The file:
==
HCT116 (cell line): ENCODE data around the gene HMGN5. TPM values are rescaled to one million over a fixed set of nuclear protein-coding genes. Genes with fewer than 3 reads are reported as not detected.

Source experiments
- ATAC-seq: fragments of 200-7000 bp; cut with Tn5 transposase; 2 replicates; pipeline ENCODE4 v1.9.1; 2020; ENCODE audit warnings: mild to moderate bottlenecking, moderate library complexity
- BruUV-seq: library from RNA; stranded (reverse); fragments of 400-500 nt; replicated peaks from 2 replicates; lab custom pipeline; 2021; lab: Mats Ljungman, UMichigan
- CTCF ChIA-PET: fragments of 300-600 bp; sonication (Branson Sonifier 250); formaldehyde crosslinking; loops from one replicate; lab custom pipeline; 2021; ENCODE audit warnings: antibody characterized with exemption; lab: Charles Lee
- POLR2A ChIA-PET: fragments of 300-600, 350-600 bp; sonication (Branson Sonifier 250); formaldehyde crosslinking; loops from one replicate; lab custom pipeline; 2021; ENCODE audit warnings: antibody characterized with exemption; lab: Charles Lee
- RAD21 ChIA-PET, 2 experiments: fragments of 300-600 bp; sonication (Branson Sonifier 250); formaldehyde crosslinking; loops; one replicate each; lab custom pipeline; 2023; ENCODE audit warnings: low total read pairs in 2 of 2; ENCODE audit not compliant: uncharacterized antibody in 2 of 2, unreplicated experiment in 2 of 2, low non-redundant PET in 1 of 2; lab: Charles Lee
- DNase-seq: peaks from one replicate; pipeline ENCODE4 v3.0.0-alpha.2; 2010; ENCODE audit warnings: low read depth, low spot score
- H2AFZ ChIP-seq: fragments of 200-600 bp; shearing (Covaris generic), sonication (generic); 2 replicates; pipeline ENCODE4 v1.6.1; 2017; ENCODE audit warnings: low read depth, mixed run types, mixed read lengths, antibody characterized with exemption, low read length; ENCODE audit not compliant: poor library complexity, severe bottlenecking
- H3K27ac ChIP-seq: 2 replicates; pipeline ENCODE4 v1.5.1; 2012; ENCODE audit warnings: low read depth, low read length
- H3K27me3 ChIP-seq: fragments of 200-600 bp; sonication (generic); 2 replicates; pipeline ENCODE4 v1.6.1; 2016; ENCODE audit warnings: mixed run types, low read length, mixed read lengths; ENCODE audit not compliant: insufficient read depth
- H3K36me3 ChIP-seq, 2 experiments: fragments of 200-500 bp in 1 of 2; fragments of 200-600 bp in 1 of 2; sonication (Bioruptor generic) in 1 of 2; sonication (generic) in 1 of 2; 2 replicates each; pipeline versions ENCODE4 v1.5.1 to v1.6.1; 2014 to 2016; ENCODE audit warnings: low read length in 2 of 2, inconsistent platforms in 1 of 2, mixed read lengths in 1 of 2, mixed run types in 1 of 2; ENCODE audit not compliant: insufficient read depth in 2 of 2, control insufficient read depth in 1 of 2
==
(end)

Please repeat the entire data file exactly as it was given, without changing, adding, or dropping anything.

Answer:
HCT116 (cell line): ENCODE data around the gene HMGN5. TPM values are rescaled to one million over a fixed set of nuclear protein-coding genes. Genes with fewer than 3 reads are reported as not detected.

Source experiments
- ATAC-seq: fragments of 200-7000 bp; cut with Tn5 transposase; 2 replicates; pipeline ENCODE4 v1.9.1; 2020; ENCODE audit warnings: mild to moderate bottlenecking, moderate library complexity
- BruUV-seq: library from RNA; stranded (reverse); fragments of 400-500 nt; replicated peaks from 2 replicates; lab custom pipeline; 2021; lab: Mats Ljungman, UMichigan
- CTCF ChIA-PET: fragments of 300-600 bp; sonication (Branson Sonifier 250); formaldehyde crosslinking; loops from one replicate; lab custom pipeline; 2021; ENCODE audit warnings: antibody characterized with exemption; lab: Charles Lee
- POLR2A ChIA-PET: fragments of 300-600, 350-600 bp; sonication (Branson Sonifier 250); formaldehyde crosslinking; loops from one replicate; lab custom pipeline; 2021; ENCODE audit warnings: antibody characterized with exemption; lab: Charles Lee
- RAD21 ChIA-PET, 2 experiments: fragments of 300-600 bp; sonication (Branson Sonifier 250); formaldehyde crosslinking; loops; one replicate each; lab custom pipeline; 2023; ENCODE audit warnings: low total read pairs in 2 of 2; ENCODE audit not compliant: uncharacterized antibody in 2 of 2, unreplicated experiment in 2 of 2, low non-redundant PET in 1 of 2; lab: Charles Lee
- DNase-seq: peaks from one replicate; pipeline ENCODE4 v3.0.0-alpha.2; 2010; ENCODE audit warnings: low read depth, low spot score
- H2AFZ ChIP-seq: fragments of 200-600 bp; shearing (Covaris generic), sonication (generic); 2 replicates; pipeline ENCODE4 v1.6.1; 2017; ENCODE audit warnings: low read depth, mixed run types, mixed read lengths, antibody characterized with exemption, low read length; ENCODE audit not compliant: poor library complexity, severe bottlenecking
- H3K27ac ChIP-seq: 2 replicates; pipeline ENCODE4 v1.5.1; 2012; ENCODE audit warnings: low read depth, low read length
- H3K27me3 ChIP-seq: fragments of 200-600 bp; sonication (generic); 2 replicates; pipeline ENCODE4 v1.6.1; 2016; ENCODE audit warnings: mixed run types, low read length, mixed read lengths; ENCODE audit not compliant: insufficient read depth
- H3K36me3 ChIP-seq, 2 experiments: fragments of 200-500 bp in 1 of 2; fragments of 200-600 bp in 1 of 2; sonication (Bioruptor generic) in 1 of 2; sonication (generic) in 1 of 2; 2 replicates each; pipeline versions ENCODE4 v1.5.1 to v1.6.1; 2014 to 2016; ENCODE audit warnings: low read length in 2 of 2, inconsistent platforms in 1 of 2, mixed read lengths in 1 of 2, mixed run types in 1 of 2; ENCODE audit not compliant: insufficient read depth in 2 of 2, control insufficient read depth in 1 of 2